• WestEndFotoWestEndFoto Posts: 3,432Member
    No, I hope you don't ban his account. VTC2002 is entitled to his view.
  • IronheartIronheart Posts: 3,017Moderator
    @vtc2002 Not sure why you are so deeply offended. You are only having a discussion with only two of the folks here about a (somewhat) ridiculous topic, IMNSHO. A better topic that might get a wider participation: "How to effectively use social media to increase your exposure and improve your technique" or something like that.

    In any event if there are 3 people having a discussion on the Internet there are at least 4 opinions :)

    Another important topic might be "which photo sites allow me to retain as much of my intellectual property and rights". Some of the sites your students use like snapchat and Instagram have horrible license agreements from a "retention of rights" perspective.

    Glad to see you've judged an entire community by one member.
  • vtc2002vtc2002 Posts: 364Member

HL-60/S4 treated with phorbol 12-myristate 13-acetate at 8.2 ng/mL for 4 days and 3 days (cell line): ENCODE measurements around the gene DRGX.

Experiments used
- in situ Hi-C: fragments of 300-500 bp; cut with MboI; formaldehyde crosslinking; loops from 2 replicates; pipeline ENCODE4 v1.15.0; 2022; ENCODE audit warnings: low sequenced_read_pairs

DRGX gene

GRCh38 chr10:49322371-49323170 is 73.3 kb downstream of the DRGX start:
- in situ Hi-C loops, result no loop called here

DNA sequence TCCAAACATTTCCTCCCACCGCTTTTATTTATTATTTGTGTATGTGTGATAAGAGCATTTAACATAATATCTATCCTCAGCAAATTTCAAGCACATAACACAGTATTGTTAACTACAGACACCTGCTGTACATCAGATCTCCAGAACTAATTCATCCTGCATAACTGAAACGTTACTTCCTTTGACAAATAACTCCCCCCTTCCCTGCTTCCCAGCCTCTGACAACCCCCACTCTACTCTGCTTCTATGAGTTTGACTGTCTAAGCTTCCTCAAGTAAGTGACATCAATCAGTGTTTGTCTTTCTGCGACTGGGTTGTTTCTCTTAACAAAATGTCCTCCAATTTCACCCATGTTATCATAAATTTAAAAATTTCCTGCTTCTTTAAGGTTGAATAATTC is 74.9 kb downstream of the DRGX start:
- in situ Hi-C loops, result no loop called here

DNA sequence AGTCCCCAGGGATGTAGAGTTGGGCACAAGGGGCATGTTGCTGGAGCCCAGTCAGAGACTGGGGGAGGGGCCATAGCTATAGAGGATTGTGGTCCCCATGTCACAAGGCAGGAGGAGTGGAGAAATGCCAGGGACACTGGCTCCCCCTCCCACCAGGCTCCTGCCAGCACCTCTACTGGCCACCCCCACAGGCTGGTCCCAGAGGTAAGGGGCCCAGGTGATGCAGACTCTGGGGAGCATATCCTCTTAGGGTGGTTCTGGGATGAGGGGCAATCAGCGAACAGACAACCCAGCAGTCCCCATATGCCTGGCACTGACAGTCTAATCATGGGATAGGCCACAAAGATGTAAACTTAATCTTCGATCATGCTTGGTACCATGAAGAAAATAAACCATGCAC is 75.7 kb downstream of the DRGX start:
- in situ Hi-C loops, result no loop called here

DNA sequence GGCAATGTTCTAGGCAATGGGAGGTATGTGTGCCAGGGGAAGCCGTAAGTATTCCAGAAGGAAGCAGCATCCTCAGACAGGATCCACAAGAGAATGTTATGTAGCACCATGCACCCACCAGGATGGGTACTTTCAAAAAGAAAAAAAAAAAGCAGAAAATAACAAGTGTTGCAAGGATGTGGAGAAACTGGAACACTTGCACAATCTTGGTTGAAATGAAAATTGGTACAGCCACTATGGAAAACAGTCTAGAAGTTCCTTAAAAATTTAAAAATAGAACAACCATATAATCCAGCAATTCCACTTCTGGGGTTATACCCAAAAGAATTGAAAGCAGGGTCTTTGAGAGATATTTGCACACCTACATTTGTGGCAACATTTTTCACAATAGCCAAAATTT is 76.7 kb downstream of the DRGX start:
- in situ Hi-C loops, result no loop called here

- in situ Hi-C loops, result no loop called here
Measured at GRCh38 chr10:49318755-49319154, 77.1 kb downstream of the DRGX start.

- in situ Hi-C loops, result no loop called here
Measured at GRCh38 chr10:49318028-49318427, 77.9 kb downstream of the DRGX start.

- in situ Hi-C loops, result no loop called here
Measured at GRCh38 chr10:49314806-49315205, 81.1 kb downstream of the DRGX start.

@Ironheart Jeff started the thread with the topic. I am not deeply offended. I am offended for three reason. First Jeff started the thread asking the question and then when people expressed their opinion that was different from his he resorts to name calling. If I were a black male and he called the group of angry old black men it would not be very well received. Being a white male I should be treated no differently and if a black male is coming to this site thinking about participating would certainly question what type of site Nikon Rumors is and it membership. The second is that I do not understand why Jeff posted the question and not expect to have that there would be opinions that are different from his and then to vehemently defend his position certainly does not encourage others to start new thread and ask questions. He has done this on several topics and I had rather be taking pictures rather than commenting on a topic with someone that is uncompromising in their position. The third is his attack on Spraynpray. He may be the moderator but he was expressing what his club uses Flickr for and does express his opinion about Flickr as well. Spraynpray and all of the moderators do a lot of work to keep this site up and running and deserve more respect. Try stepping into the shoes of the moderator it is a lot harder than you think and they are contributors to site and should be able to express their opinions. The moderators (to my knowledge are not getting paid and I do not know the terms and conditions for them being moderators) but I respect their opinions and appreciate their work. I do not always agree with them but I would not attack them for expressing their opinion.